In “Wrecked,” Amy takes Willow to see the evil warlock Rack who operates out of an invisible and constantly moving crack-house-like dwelling. Though Willow is made aware of the fact that visiting him could be dangerous, she follows Amy there nonetheless. Inside, are a few of Rack’s clients slumped in their seats. When Rack emerges from his office, two clients get antsy. “Rack! Rack, it’s my turn,” says one desperately. “No man, you said I was up,” says another. “Bull! I’ve been here for hours!” says the first. Both of them look gaunt, sweaty and are shaking, much akin to a heroin addict in withdrawal.

Rack himself looks like he’s been strung out on something for decades as well. His skin is warped. His eye is messed up. He fits the bill for stereotypical, creepy drug dealer. The way he operates is very much like a drug dealer as well. “You have to give a little to get a little, right?” he tells Willow before taking some of her magic for his own. Afterward, Willow and Amy are shown high on the dark magic he supplies. Amy spins around in a blur while Willow rolls around on the ceiling in ecstasy, hallucinating as if she were on a psychedelic drug.

willow on ceiling

Addicts frequently have someone who is either doing the substance with them or allowing them to do it regardless of the harm it might pose. More often than not, they are addicted to the substance as well. These people are called enablers and they do exactly what it sounds like; they enable the addict to keep interacting with the substance. Sometimes these people are friends, other times they’re dealers, but regardless of their relationship with the addict, they’re toxic when it comes to recovery. Frequently, addicts in recovery will move away from the place where their enablers live. It’s very hard to keep away from a substance when you have someone reiterating what the addiction is already telling you do to: “Just one more time.” That’s why when people go to residence rehabilitation centers, they often aren’t allowed to see their friends. Only family members are allowed to visit unless they’re proven to be enabler’s as well. People are put into residence rehabilitation centers because part of recovering is cutting yourself off from those who got you into the substance in the first place, and it’s easier to do that if you’re living in a controlled setting until you’re strong enough to live on your own again.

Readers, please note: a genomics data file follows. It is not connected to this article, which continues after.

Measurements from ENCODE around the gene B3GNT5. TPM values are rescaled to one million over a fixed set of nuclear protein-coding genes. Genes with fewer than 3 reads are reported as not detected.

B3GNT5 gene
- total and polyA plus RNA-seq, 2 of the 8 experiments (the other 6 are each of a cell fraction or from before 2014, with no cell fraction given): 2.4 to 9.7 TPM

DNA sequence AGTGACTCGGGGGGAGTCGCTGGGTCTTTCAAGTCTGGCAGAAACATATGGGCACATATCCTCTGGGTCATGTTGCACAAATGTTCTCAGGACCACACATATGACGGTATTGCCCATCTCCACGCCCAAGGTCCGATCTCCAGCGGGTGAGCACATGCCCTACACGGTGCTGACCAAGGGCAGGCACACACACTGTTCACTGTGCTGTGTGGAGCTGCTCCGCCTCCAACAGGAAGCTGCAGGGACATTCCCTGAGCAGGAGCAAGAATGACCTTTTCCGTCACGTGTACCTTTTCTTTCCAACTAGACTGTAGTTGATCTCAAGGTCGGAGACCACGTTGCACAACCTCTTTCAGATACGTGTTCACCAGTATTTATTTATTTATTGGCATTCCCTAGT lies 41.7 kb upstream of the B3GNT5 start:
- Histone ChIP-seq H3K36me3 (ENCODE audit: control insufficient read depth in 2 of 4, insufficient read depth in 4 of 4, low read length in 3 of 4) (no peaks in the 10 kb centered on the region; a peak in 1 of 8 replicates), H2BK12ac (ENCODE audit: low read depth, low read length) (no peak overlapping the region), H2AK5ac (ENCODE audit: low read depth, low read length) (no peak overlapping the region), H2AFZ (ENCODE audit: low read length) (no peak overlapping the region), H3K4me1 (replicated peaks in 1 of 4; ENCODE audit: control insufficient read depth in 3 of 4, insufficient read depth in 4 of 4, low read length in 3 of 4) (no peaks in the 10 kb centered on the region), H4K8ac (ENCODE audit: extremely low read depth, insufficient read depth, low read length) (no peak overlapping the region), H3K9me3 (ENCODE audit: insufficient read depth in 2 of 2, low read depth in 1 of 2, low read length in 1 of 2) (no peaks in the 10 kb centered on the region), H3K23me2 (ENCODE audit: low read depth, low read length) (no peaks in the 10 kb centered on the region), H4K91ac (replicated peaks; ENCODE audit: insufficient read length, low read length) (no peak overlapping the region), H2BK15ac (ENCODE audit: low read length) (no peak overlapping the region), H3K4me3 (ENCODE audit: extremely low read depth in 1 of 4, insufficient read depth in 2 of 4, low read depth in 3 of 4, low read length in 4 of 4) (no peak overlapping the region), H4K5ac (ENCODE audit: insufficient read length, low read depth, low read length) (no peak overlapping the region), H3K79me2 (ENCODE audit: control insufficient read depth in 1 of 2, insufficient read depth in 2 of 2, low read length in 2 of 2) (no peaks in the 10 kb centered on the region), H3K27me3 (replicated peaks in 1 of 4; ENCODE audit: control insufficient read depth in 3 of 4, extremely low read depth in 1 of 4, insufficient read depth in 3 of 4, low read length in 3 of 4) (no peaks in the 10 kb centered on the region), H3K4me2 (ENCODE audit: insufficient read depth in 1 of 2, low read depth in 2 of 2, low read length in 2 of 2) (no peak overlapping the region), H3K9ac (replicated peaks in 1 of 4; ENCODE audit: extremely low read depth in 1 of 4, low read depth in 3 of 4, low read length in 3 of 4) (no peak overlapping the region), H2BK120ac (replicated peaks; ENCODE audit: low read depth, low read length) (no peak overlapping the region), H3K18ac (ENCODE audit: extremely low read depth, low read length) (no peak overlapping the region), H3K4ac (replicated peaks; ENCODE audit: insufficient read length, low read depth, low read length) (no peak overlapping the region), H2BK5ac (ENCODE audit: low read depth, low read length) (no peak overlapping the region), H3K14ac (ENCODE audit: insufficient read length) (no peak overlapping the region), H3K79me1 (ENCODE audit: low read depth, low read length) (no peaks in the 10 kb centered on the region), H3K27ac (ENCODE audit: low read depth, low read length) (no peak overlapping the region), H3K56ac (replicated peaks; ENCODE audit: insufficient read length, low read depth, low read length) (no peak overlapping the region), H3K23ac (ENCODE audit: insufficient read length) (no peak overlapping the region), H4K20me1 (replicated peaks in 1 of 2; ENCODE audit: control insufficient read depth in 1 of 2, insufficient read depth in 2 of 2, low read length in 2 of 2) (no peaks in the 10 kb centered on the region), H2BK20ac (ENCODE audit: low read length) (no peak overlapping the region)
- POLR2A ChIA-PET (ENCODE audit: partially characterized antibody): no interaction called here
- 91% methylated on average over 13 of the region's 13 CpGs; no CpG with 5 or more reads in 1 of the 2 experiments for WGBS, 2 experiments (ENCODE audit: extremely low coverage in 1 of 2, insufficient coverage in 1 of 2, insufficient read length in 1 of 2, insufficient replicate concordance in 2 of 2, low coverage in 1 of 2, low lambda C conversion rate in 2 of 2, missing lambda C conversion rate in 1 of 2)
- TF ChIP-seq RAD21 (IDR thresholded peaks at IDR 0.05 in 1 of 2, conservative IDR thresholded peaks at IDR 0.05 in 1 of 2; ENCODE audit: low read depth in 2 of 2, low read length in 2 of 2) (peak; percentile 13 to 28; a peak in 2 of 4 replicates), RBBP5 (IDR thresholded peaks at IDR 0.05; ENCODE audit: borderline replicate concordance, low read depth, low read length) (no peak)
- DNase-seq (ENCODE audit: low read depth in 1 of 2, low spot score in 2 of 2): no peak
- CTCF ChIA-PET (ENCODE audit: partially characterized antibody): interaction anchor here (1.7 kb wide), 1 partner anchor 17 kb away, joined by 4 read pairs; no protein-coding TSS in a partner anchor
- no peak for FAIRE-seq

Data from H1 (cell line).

Both Amy and Rack are Willow’s enablers, and it isn’t until Willow cuts herself off from them completely that she’s able to recover. In the end, Amy doesn’t really care about Willow as shown when Buffy catches her stealing herbs from the witch’s room. This is common in heavily dependent addicts. They’ll steal from people to get the money they need for the substance their addicted to. In this case, Amy is stealing herbs to exchange for magic from Rack.  All she cares about is getting her next fix from Rack and all Rack is concerned with is getting some of Willow’s magic for himself. Enabler’s don’t actually care about the people their enabling. If they did, they’d recognize that the addict has a problem and would try to keep their friend away from the substance, rather than helping or allowing them to interact with it.

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Buffy catches Amy stealing